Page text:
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Ian, have you thought about moving cars or lorries on your layout? It looks like you have room for almost any kind of street scene, from a country lane to a section of dual carriageway. I've ordered up one of those Magnorail bicycle kits in the hope I can shoe-horn something into "Shelf Marshes".

 

- Richard.

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2 hours ago, 47137 said:

Ian, have you thought about moving cars or lorries on your layout?

Richard,

 

It's not something I'd considered. I've not planned out the scenery yet, but my initial thoughts are that there will be a number of disconnected lengths of road, not enough to warrant a Magnorail system. Plus, to install the magnorail my understanding is that you need to recess the track into the top of the baseboards, which might be a tad difficult on built baseboards. And the final real problem is that I have 10 joints in the baseboards that the magnorail could not cross. Nice system though.

 

Ian

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  • ISW changed the title to Burton-on-Trent South - Upper Level Tracklaying

Upper Level Baseboards - Tracklaying

 

Following the arrival of some turnouts:danced:, I've finally made some progress across Baseboard E where the main junction at the south end of the station is located. In a previous posting I showed a plan of the junction:read:.

 

Well, that has now been installed, along with the platform tracks (including the Bay platform [1]), the through Slow Lines, and the sidings to the East of the station.

 

[1] - The Bay platform was removed towards the end of the 1960s and a much simpler layout resulted. However, I wanted to keep the Bay platform due to its operational interest:senile:.

 

Here's a couple of photos of the installation:

View looking North towards the station:

P1140525_resize.JPG.1137d08b4a2ac50312ac61e54ff8e627.JPG

 

View looking South from the station:P1140524_resize.JPG.cd6785d325ba70c8e4cf202d4de3156f.JPG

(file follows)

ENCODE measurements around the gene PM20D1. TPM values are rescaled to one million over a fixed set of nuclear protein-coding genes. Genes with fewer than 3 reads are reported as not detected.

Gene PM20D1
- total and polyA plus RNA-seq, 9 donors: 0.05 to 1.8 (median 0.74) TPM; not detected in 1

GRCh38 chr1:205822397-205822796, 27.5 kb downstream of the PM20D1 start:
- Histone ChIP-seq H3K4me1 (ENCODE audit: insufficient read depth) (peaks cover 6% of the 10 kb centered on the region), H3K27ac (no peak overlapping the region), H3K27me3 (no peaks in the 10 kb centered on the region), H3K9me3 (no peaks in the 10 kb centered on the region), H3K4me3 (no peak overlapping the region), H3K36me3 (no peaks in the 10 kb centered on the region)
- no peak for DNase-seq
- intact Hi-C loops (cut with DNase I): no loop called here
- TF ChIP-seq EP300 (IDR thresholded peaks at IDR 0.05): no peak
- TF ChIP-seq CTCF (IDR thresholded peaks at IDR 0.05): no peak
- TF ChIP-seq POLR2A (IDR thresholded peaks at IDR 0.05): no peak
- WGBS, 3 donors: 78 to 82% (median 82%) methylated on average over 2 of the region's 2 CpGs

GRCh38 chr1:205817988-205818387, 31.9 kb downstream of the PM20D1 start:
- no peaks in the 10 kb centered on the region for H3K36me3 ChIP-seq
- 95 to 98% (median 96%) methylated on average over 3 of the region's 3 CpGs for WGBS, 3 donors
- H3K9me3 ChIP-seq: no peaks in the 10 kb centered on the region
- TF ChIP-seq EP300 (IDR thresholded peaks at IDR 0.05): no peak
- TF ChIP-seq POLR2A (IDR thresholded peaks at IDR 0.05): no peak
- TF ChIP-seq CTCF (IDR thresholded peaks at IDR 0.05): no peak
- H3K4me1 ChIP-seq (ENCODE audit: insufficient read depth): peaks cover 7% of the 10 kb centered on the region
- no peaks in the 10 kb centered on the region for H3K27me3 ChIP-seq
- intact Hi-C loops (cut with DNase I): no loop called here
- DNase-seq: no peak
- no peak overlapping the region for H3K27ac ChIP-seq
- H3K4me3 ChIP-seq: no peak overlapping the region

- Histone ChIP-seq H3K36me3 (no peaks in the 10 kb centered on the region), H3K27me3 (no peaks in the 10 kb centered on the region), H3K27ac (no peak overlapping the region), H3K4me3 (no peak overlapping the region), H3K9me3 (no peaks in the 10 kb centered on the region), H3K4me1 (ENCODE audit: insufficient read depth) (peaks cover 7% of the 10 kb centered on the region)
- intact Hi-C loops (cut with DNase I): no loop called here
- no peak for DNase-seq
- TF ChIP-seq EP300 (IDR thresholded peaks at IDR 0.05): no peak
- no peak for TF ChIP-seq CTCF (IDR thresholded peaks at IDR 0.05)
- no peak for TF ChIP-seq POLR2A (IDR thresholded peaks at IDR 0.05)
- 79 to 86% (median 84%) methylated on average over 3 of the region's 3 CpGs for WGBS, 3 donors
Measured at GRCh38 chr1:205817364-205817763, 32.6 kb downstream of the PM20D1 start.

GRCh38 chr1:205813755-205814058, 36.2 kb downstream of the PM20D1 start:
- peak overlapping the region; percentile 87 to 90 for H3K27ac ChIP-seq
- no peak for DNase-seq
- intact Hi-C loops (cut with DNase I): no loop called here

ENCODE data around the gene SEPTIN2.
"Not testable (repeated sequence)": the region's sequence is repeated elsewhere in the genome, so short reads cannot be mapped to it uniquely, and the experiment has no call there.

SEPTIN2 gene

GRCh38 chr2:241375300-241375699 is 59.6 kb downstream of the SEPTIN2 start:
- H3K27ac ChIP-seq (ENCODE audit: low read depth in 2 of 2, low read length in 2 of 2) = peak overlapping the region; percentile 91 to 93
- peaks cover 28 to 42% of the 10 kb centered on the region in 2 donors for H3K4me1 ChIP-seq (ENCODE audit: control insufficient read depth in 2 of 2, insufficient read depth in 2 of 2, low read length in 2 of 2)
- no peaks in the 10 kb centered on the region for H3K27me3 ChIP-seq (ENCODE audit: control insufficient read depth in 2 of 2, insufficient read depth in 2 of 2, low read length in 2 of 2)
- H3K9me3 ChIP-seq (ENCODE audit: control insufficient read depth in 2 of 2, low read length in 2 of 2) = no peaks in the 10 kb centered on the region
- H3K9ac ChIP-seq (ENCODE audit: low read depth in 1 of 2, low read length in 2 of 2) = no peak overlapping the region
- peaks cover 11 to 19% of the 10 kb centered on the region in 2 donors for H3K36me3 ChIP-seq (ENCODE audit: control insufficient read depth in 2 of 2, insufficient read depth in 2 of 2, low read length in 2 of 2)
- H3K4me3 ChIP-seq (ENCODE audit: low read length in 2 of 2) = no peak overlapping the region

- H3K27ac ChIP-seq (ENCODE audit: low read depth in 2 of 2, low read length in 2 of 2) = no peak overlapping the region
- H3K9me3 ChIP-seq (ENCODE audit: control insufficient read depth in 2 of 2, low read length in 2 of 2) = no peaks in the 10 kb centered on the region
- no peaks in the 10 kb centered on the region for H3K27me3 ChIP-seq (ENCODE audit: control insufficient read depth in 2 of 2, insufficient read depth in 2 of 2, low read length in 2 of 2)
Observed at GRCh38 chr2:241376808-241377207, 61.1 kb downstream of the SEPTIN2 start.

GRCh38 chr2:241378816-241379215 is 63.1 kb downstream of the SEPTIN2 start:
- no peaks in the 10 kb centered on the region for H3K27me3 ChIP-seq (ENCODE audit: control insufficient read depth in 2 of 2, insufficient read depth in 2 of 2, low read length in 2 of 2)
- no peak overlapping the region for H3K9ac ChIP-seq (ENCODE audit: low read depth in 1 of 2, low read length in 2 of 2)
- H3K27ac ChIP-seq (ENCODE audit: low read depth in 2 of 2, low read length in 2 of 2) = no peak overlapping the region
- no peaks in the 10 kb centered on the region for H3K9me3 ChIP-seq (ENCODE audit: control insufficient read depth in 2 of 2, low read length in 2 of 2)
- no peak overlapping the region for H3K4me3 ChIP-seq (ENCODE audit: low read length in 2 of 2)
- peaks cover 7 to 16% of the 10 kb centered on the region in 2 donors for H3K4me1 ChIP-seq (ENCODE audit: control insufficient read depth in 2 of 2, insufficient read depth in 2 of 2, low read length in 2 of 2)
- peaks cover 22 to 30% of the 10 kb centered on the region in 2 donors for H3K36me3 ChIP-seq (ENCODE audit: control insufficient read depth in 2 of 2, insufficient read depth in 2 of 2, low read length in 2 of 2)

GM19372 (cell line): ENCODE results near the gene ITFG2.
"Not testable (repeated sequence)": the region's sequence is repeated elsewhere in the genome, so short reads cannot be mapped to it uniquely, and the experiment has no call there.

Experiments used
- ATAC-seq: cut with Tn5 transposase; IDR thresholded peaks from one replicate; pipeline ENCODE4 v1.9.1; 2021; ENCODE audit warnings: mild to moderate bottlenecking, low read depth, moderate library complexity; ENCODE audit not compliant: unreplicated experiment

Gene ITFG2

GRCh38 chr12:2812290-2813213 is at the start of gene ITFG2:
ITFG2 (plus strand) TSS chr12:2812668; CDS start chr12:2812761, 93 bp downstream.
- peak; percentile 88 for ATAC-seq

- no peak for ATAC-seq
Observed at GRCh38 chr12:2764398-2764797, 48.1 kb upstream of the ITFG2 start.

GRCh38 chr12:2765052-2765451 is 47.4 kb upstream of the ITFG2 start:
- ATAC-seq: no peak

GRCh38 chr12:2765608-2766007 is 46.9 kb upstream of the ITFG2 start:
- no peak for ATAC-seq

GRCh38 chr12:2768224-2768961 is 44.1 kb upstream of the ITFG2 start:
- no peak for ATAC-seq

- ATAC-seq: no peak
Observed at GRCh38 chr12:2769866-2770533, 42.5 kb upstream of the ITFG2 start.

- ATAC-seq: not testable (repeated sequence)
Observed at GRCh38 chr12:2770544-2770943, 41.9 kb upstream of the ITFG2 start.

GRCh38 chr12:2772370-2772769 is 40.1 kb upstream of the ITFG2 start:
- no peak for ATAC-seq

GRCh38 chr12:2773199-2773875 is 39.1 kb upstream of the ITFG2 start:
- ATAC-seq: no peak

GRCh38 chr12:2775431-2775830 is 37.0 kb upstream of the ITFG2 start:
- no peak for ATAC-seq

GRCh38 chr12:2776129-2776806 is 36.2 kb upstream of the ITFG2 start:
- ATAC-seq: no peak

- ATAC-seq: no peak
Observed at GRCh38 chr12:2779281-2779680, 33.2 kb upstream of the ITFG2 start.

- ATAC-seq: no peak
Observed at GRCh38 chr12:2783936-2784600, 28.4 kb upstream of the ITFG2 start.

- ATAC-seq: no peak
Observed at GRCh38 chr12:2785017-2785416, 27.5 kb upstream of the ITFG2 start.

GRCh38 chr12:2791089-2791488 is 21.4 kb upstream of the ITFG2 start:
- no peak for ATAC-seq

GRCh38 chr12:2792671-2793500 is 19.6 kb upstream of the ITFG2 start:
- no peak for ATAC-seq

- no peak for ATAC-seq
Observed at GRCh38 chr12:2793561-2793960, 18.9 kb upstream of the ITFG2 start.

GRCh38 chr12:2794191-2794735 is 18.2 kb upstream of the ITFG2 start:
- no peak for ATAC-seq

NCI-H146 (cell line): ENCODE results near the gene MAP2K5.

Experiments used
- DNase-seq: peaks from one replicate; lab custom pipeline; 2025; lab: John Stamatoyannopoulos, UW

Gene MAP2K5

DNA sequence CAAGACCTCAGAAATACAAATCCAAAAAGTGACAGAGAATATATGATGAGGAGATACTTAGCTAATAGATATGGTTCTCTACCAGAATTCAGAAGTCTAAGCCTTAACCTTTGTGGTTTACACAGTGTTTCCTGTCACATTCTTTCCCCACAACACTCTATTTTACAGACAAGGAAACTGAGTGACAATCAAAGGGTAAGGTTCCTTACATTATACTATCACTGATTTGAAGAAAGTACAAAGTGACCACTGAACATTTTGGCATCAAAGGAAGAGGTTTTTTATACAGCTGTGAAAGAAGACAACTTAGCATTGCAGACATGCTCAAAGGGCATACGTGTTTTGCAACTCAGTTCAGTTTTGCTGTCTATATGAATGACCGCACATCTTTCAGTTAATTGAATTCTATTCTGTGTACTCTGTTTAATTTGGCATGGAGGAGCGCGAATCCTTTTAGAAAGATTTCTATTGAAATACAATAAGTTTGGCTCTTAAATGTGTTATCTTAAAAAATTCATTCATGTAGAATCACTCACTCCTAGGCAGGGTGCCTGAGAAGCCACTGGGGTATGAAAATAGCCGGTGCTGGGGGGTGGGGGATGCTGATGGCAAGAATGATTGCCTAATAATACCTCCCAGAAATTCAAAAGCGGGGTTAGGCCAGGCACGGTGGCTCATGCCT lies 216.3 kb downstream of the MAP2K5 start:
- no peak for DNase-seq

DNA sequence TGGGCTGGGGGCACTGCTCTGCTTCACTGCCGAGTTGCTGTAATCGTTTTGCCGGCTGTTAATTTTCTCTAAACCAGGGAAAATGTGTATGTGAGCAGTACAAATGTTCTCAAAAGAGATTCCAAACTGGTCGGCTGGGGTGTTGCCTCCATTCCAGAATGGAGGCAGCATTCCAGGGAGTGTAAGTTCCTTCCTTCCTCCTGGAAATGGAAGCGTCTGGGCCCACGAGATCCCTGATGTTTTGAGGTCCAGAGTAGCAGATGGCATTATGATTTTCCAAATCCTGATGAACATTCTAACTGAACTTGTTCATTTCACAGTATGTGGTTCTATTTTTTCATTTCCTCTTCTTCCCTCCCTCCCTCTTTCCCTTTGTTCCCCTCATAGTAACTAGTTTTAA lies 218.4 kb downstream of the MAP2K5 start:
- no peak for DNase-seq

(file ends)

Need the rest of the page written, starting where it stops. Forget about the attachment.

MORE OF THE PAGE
All the droppers were installed, including on each turnout, along with a wire to power the turnout frogs. Although not strictly necessary, the Peco Code-100 single slips (insulfrog) have also been wired as electrofrog as this gives me the possibility to replace the plastic crossing nose with a 'metal' one later if this proves necessary.

 

The Peco Code-100 equal split (SL-E99) proved to be a real oddity from an electrical standpoint. The back of the packet includes the usual information on how to wire it for a separately powered frog:rtfm:, but the intermediate rails between the tongue rails and the crossing were continuous. There was no 'gap' with the obligatory jumper wire on the rail foot to remove. I introduced the necessary gap by cutting the intermediate rails in the same position as for an electrofrog medium radius turnout.

 

All the turnouts were treated to a bit of 'beautification' with the extended sleepers at the switch toe cut back to standard length. I've done the same on the single slips, but left some of the connecting plastic at the ends as this seems necessary to retain the sleeper spacing at the tiebars. I might be able to remove that bit later once the glue has set.

 

Ian

 

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Looking good, the outline of the station is begining to emerge. By the time you have ballasted and weathered the track I doubt you will notice or even think about the fact it is code 100. If I was starting again I would not bother moving to code 75, the difference visually that I see between the two types is negligible.